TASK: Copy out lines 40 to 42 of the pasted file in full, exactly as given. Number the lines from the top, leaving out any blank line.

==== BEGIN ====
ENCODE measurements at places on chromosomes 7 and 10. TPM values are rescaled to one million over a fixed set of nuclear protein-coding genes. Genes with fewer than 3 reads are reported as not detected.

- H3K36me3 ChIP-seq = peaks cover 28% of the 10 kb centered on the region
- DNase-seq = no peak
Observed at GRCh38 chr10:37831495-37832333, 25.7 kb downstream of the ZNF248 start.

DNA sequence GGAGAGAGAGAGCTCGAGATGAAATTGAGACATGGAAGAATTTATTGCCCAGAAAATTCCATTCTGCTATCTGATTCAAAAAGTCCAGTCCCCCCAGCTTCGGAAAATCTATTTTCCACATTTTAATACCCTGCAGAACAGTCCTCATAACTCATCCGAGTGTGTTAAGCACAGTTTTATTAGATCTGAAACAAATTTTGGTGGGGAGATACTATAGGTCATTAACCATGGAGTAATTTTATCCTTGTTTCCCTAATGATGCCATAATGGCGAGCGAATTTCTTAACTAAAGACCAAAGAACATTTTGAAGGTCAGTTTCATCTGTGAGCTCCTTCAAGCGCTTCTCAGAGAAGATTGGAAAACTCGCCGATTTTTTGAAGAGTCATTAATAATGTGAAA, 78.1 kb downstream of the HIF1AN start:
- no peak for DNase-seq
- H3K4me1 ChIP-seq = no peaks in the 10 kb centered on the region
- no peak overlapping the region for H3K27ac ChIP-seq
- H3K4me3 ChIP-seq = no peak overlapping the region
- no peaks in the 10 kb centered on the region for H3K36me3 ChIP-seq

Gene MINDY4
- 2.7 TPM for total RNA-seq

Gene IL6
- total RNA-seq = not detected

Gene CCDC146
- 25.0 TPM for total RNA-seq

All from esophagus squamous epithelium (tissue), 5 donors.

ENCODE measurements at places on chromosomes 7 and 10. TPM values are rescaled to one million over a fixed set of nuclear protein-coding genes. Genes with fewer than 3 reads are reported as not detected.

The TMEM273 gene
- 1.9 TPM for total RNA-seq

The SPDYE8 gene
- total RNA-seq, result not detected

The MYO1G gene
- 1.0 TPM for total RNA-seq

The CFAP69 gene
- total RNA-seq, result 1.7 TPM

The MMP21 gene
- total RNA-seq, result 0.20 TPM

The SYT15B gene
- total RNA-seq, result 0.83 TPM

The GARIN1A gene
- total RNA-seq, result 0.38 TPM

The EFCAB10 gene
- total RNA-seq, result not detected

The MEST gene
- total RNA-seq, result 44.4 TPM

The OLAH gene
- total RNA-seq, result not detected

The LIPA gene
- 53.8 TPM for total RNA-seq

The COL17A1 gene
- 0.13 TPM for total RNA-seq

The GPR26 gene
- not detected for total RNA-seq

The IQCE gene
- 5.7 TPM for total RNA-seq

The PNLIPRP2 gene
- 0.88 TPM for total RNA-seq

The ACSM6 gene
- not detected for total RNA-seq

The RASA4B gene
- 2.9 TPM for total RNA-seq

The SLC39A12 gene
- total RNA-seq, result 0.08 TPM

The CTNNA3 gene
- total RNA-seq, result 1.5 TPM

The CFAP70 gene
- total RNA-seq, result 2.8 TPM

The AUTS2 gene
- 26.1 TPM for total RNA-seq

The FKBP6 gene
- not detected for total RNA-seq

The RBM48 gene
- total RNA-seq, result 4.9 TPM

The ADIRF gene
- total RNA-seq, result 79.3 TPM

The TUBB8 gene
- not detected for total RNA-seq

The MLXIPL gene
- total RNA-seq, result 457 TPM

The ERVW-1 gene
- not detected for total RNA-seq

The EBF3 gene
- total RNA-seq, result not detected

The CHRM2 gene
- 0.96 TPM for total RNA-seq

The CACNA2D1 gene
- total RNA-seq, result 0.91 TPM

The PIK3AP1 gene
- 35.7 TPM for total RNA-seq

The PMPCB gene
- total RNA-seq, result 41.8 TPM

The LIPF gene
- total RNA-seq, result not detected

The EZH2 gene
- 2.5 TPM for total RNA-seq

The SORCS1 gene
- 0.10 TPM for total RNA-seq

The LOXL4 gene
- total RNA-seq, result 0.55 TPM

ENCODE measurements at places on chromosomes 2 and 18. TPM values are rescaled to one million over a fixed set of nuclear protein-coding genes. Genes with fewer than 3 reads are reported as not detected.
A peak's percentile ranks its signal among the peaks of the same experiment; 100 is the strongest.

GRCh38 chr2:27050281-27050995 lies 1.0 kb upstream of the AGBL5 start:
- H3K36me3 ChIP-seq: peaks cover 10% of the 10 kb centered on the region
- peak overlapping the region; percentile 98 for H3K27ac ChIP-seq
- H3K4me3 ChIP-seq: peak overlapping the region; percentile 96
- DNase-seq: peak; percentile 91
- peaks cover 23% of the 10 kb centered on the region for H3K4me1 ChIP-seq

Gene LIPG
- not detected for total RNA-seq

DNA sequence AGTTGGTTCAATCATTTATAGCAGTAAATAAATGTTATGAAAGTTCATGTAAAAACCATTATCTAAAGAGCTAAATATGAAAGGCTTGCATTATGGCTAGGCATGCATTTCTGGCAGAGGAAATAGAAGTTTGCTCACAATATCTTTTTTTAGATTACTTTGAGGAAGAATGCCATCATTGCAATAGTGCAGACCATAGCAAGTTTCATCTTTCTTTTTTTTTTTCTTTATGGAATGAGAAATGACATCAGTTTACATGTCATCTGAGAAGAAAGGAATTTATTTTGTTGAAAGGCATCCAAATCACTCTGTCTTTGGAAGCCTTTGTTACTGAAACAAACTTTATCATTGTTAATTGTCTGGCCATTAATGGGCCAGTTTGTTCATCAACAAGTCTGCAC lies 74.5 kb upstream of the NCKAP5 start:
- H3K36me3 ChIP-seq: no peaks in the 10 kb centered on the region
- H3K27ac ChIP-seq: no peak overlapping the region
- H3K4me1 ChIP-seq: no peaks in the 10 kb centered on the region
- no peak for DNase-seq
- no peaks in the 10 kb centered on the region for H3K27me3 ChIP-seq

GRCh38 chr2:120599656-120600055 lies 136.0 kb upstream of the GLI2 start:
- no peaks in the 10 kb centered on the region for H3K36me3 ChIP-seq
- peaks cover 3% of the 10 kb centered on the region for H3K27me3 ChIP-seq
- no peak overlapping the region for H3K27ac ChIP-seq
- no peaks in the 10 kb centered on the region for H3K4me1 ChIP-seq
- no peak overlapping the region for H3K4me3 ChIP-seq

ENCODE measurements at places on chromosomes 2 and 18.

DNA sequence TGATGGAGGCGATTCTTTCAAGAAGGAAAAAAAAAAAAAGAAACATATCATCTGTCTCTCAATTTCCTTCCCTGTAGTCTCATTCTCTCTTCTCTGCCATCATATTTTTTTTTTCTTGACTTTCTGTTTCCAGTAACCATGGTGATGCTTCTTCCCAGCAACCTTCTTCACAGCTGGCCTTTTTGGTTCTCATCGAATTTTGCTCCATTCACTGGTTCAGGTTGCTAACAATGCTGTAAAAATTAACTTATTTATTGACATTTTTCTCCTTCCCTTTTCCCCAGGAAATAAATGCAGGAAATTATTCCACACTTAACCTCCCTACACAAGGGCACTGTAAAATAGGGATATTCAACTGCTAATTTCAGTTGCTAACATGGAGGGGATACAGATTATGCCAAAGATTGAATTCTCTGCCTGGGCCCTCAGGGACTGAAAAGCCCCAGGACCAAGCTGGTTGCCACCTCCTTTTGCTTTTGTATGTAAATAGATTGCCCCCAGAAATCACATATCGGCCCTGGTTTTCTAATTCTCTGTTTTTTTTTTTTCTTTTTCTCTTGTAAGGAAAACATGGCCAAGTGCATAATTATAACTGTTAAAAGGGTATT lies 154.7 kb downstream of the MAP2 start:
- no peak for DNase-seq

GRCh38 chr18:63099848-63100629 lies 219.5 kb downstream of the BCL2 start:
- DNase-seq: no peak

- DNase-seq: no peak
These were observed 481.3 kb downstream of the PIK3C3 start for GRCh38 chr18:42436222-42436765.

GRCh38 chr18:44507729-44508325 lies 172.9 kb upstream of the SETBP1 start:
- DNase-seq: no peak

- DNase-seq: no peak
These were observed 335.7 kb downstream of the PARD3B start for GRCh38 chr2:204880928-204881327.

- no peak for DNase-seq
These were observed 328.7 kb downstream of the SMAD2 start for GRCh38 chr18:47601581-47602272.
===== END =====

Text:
- 53.8 TPM for total RNA-seq

The COL17A1 gene
- 0.13 TPM for total RNA-seq